My Raven Cloaks still went down on the far left, and the Assassin also sold his watch to his best (possibly only) mate before joining them. I was damned if he was going to waste his points doing nothing, and Assassins are high-risk-high-reward investments so I thought I’d better use him like one. Also his Poisoned attacks would hopefully bring the Dreadmill down, especially with the expensive but already proven Nightshade venom.
I almost elected to go second then decided not to. Retrospectively, this was a mistake as even though it would give Mike an extra shooting phase – and possibly be able to break the Raven Cloaks – I’d get a fair chance to charge into a Dreadmill with my cavalry. Lessons for the future, and not wholly relevant in this game as the Dread Knights were behind my Dark Acolytes, but worth nothing for future.
My Corsairs Vanguarded into the wood in front of them and we were ready to go!
My cavalry on the right flank shuffled forwards, the Dark Acolytes still in front, so they could get a second turn charge on the Dreadmill when it came towards them. I should have move the Acolytes out of the way and allowed both units to get a possible charge line but I had the ridiculous notion that I could through the Acolytes with their Poisoned attacks in first and soften up the Dreadmill before finishing it off with my Dread Knights.
Lofty ambitions tied with some interesting tactical decisions. As I said, I’m still learning how to use cavalry.
The Raven Cloaks danced into short range of the Warp Lightning Cannon and so ended my movement phase.
The game was unfortunately so long ago that I can’t rightly remember our Magic phases – most likely because I rolled my normal twos and threes for casting and we dispelled anything that did get through. Apologies, but imagine Black Lightning and Fireballs flying across the field to variously fizzle or achieve very little.
Shooting saw my Raven Cloaks try to sneak some wounds onto the Dreadmill and one stuck. The Assassin would have been out of range so I didn’t reveal him. My Corsairs were just in range of the Naptha Thrower but only caused a singled wound – this was finished off at a later stage by Fire, but I can’t remember when. Fairly quickly as, my Bolt Throwers and Auxillia spent this phase as they spent most of the game; shooting in the general direction of rat things and being inefficient.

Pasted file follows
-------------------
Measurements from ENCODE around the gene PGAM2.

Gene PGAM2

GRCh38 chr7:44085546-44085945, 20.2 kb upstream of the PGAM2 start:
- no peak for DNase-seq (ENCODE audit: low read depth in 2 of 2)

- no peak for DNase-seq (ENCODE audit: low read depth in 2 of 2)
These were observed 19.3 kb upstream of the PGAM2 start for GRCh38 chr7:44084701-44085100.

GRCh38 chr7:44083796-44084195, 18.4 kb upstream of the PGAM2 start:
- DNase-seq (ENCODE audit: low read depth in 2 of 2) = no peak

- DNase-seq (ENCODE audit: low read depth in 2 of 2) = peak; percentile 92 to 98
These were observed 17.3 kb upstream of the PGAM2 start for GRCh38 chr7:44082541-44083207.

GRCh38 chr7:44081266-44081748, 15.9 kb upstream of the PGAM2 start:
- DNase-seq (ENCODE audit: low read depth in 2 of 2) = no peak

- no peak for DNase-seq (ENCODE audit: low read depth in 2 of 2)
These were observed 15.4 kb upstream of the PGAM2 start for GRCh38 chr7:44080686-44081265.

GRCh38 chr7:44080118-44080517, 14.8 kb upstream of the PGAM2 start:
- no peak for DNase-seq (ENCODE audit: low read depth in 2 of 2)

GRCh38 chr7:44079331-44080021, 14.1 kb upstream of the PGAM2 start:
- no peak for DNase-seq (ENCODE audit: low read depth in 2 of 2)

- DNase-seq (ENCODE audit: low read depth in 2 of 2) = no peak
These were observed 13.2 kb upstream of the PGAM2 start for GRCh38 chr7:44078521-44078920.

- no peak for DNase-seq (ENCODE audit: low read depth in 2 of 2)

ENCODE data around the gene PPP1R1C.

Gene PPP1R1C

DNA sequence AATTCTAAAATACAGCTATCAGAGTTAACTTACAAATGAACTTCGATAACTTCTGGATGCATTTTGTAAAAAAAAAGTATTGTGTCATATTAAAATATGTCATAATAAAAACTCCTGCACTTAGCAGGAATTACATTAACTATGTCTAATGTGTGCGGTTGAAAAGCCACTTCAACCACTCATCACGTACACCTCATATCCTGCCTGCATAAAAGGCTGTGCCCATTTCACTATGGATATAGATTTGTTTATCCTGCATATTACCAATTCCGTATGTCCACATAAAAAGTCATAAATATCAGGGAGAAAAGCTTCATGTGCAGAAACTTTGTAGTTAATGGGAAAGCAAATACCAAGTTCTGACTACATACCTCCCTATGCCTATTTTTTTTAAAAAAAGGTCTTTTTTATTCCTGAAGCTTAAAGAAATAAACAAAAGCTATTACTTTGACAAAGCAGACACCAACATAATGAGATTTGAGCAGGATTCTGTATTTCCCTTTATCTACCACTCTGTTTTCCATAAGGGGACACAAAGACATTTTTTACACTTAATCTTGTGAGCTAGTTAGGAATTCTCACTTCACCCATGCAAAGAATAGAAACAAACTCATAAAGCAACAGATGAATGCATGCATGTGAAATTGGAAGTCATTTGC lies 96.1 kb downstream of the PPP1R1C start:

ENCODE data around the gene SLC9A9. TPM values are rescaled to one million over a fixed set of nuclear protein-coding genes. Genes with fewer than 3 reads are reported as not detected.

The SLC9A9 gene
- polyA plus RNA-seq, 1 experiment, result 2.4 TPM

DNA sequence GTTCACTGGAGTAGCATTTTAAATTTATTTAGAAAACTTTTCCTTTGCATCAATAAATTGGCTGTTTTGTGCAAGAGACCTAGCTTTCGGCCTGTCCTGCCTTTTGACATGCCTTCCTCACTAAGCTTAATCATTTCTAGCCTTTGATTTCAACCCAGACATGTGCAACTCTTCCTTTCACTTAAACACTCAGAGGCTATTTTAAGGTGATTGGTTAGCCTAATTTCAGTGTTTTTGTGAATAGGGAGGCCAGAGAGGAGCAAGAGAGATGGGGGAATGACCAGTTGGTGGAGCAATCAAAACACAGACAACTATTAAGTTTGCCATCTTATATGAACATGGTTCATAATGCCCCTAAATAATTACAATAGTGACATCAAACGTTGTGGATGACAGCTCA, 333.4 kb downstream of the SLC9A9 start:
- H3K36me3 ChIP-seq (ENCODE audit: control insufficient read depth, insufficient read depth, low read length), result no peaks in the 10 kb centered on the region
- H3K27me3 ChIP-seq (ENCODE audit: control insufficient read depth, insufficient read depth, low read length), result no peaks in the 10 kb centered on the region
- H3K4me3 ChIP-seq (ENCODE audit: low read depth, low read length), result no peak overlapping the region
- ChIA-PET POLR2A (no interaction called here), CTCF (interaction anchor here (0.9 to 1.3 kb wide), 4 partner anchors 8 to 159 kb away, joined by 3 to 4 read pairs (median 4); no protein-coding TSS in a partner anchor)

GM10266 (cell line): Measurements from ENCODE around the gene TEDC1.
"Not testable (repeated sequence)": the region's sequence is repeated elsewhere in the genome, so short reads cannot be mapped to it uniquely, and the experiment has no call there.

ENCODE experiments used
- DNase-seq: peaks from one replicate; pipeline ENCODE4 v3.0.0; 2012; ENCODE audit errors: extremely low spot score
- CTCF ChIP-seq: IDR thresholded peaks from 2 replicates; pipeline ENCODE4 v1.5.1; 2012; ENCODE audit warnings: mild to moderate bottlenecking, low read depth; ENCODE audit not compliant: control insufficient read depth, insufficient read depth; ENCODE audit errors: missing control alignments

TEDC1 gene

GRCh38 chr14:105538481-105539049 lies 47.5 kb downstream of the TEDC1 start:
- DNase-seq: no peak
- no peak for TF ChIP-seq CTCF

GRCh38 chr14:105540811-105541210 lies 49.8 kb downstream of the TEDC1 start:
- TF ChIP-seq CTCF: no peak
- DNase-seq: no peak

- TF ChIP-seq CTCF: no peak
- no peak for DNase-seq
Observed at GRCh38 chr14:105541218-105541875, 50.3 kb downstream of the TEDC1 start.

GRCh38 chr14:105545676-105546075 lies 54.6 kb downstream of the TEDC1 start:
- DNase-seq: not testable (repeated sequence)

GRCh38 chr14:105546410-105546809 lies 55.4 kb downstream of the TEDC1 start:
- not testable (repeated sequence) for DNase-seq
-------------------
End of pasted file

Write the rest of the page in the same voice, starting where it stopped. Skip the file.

With no combat we moved to Mike’s turn. The slaves and Dreadmill on the left turned towards my Raven Cloaks, an entirely understandable and appropriate choice after their successes against Mike in previous games. The cannon did not move this time, wisely, resigned to being charged on Turn 2. Mike wisely placed the slaves on the hill there so no matter what I did I was going to be in charge arc next turn.
Both his blocks shuffled forwards a little, afraid to commit but aware they’d need to as the only banner bearers in Mike’s army. In all honesty Mike may have already realised at this point that I had mucked up royally. The impassable terrain in my centre meant I had shut off my Spearmen from my entire left flank, at least without some painful marching orders, and so Mike basically had a free board to get his Plague Monks there and sit about as a scoring unit. Sure, he’d be wasting a few hundred points but it wasn’t like my five Dread Knights were going to present a threat the frenzied horde backed up by a Plague Furnace.
To compound my deployment error I hadn’t even moved the block, sheltering it from the firepower on Mike’s right flank even though I’d committed the Raven Cloaks and the Assassin to disrupting it. Well frigging done me.
The Dreadmill on my right rattled forwards, well into charge range of my Acolytes but Mike didn’t appear worried about what five naked elves on unarmoured horses could do to the war machine. His globadiers met up and marched in a column towards my Corsairs, preparing to threaten them for woodland camping rights while the central unit of slaves moved a little more conservatively, looking to close the door between the edge of the wood and the end of the impassable ruin cutting my deployment zone in half. I doubt mike thought they would threaten – or even delay – my Spearmen but they could redirect and distract them away from the Plague Monks.
Shooting saw a Corsair and a Spearman die, and as mentioned the Magic phases of this game were not memorable. We moved on.
My Raven Cloaks charged the Warp Lightning Cannon and my Acolytes, fulfilling their roll in my somewhat idiotic plan for them, charged into the Dreadmill on the right. My block moved forwards a couple of inches but didn’t commit to anything, further compounding my mistake while also wasting their points. I was too busy thinking about preserving them rather than applying them, and this made for a tactical blunder.